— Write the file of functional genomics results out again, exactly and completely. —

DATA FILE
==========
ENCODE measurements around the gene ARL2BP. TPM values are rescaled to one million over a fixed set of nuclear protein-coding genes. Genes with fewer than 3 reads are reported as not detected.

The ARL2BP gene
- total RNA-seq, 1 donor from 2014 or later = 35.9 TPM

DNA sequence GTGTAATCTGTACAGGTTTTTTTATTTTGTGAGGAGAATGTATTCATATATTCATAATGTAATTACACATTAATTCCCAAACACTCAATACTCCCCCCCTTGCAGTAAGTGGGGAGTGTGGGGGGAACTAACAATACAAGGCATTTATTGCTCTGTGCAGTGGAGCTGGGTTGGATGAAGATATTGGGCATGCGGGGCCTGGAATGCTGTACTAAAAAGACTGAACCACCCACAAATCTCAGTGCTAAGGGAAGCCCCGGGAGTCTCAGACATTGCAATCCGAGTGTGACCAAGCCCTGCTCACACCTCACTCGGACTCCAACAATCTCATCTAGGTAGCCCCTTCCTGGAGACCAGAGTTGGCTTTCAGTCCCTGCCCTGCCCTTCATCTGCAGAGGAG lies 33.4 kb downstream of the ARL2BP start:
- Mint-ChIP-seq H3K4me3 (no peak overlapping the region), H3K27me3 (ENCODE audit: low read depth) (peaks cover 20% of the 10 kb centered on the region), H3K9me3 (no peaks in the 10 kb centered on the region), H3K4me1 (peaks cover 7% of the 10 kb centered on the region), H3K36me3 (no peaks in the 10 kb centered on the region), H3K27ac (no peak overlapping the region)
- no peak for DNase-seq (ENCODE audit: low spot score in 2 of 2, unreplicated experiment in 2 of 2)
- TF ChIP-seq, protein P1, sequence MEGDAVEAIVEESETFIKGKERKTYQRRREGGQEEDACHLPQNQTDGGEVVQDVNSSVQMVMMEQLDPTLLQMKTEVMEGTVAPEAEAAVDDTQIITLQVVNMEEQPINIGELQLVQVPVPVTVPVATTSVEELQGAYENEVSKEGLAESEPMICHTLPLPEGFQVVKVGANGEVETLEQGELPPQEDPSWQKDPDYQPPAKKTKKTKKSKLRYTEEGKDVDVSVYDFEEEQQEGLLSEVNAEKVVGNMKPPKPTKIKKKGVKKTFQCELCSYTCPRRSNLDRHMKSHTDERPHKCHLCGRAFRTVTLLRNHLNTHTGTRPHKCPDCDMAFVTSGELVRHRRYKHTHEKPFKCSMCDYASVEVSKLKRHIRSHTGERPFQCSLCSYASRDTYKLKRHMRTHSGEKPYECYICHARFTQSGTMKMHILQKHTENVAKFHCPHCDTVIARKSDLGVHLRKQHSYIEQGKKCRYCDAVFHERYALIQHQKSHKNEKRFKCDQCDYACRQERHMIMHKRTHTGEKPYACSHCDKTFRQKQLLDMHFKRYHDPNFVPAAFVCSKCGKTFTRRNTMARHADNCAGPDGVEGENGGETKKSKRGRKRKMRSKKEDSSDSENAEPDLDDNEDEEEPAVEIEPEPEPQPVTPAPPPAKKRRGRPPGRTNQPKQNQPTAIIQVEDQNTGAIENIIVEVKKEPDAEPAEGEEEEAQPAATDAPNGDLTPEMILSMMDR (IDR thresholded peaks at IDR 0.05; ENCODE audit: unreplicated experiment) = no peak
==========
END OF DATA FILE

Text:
ENCODE measurements around the gene ARL2BP. TPM values are rescaled to one million over a fixed set of nuclear protein-coding genes. Genes with fewer than 3 reads are reported as not detected.

The ARL2BP gene
- total RNA-seq, 1 donor from 2014 or later = 35.9 TPM

DNA sequence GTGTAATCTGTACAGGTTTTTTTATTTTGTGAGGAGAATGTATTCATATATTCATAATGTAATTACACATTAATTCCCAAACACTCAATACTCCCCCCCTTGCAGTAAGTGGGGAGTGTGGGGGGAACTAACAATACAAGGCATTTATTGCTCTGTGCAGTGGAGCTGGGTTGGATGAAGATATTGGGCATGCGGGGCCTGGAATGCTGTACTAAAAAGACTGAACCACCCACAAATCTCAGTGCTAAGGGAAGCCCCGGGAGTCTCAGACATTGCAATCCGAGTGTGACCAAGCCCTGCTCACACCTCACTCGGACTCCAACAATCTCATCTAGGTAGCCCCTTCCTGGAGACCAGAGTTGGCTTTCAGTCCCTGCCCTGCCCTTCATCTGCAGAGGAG lies 33.4 kb downstream of the ARL2BP start:
- Mint-ChIP-seq H3K4me3 (no peak overlapping the region), H3K27me3 (ENCODE audit: low read depth) (peaks cover 20% of the 10 kb centered on the region), H3K9me3 (no peaks in the 10 kb centered on the region), H3K4me1 (peaks cover 7% of the 10 kb centered on the region), H3K36me3 (no peaks in the 10 kb centered on the region), H3K27ac (no peak overlapping the region)
- no peak for DNase-seq (ENCODE audit: low spot score in 2 of 2, unreplicated experiment in 2 of 2)
- TF ChIP-seq, protein P1, sequence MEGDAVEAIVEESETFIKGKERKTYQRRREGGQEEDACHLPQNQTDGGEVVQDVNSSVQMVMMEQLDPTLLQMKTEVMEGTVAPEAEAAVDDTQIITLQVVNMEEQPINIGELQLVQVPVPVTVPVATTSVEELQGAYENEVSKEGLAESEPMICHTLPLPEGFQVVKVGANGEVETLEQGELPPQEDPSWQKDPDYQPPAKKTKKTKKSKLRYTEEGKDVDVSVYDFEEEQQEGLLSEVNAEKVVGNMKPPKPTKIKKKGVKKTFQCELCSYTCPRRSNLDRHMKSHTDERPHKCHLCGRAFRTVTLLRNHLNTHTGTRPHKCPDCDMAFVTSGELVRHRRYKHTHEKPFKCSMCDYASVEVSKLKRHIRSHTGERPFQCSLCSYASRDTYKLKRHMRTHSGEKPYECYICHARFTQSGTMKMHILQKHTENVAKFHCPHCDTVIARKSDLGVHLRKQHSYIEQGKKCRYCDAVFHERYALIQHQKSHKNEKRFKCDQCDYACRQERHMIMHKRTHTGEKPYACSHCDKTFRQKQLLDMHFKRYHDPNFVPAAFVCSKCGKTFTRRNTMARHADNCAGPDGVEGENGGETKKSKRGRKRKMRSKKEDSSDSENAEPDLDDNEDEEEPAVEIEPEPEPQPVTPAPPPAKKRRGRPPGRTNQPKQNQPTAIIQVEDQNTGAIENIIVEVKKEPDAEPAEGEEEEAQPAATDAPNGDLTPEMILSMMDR (IDR thresholded peaks at IDR 0.05; ENCODE audit: unreplicated experiment) = no peak